Kentucky Presses EPA to Recognize Significant Air Quality Improvements in Northern Kentucky

On March 10, 2016, the U.S. Environmental Protection Agency (EPA) notified the Energy and Environment Cabinet of its “finding of failure to submit” a state implementation plan to address the primary 2010 SO2 National Ambient Air Quality Standard (NAAQS) for the Northern Kentucky and Louisville areas.

Missing from the EPA’s notification was the fact that Northern Kentucky is meeting the National Ambient Air Quality Standard (NAAQS) for sulfur dioxide, and has been for the past two years.

The EPA notification was due, in part, of its failure to perform a timely review of air quality data in Northern Kentucky submitted by the cabinet last year that demonstrated conclusively that Campbell County is meeting the air standards.

Jefferson County is also named in EPA’s finding, and the area is currently designated by the EPA as nonattainment for the 1-hr SO2 NAAQS. Compliance is based on a three-year average of ambient air monitoring data.  However, the most recent 2015 data shows that the air quality is within EPA standards and meets the 1-hr SO2 NAAQS.  The highest reading measured in 2015 in the Louisville area is 56 parts per billion (ppb), well below the 75 ppb standard.

It was almost a year ago, on March 31, 2015, that Kentucky’s Energy and Environment Cabinet submitted a request to the EPA for a “clean data determination” for the Campbell County nonattainment area.  States have the option to request a clean data determination if recent data shows an area has returned to compliance.  If approved, a clean data determination relieves the obligation to comply with certain planning requirements.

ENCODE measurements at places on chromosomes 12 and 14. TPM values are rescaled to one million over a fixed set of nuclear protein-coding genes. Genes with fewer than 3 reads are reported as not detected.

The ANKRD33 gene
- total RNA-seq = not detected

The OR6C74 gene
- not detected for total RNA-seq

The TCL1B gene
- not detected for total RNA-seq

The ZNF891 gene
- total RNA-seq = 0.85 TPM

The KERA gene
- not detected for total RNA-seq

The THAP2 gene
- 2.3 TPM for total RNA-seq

The Cabinet’s request was based on two factors:

  • The monitor located in Campbell County was, and still is attaining the standard.  The most recent 3 years of certified monitoring data (2012-2014) demonstrate that the area is below the 2010 1-hour SO2 NAAQS, which is 75 parts per billion (ppb) and has been since 2014.
  • EPA concluded that Duke Energy Walter C. Beckjord Facility is the primary source of SO2 emissions in the area.  In its request, Kentucky informed EPA that the Beckjord facility ceased operations on October 1, 2014.  Although the Cabinet submitted its clean data determination request nearly a year ago, EPA has still not taken action on the request.

Had EPA acted on the Cabinet’s request, it would have suspended the requirement for an attainment demonstration to be submitted by the April 6, 2015 deadline.

Once an area has been demonstrated to be meeting the NAAQS for a particular pollutant, states may request the area to be redesignated as in attainment.  The Cabinet submitted a redesignation request to the EPA for the Campbell County area on February 22, 2016.

The Energy and Environment Cabinet will continue working with EPA to resolve this issue that demonstrates that the Campbell County area should not be part of the EPA finding of failure action to submit.  Importantly, Campbell County has continued to attain the standard consistent with Kentucky’s submitted redesignation request.

Recent Air Quality Improvements in Jefferson County

While the most recent 2015 data shows that the air quality in Jefferson County is within EPA standards, the Energy and Environment Cabinet will continue to work with the Louisville Metro Air Pollution Control District to bring the area into compliance with the three-year average for attainment of the SO2 NAAQS.

The significant improvement of air quality in the Louisville area results from additional air pollution controls installed at the LG&E Mill Creek facility. To bring the area into compliance with the 1-hour SO2 NAAQS, LG&E invested approximately $940 million to construct and operate the necessary air pollution controls.   Using current ambient air monitoring data, it is projected that the area will meet the three-year average for attainment of the SO2 NAAQS by Dec. 31, 2017.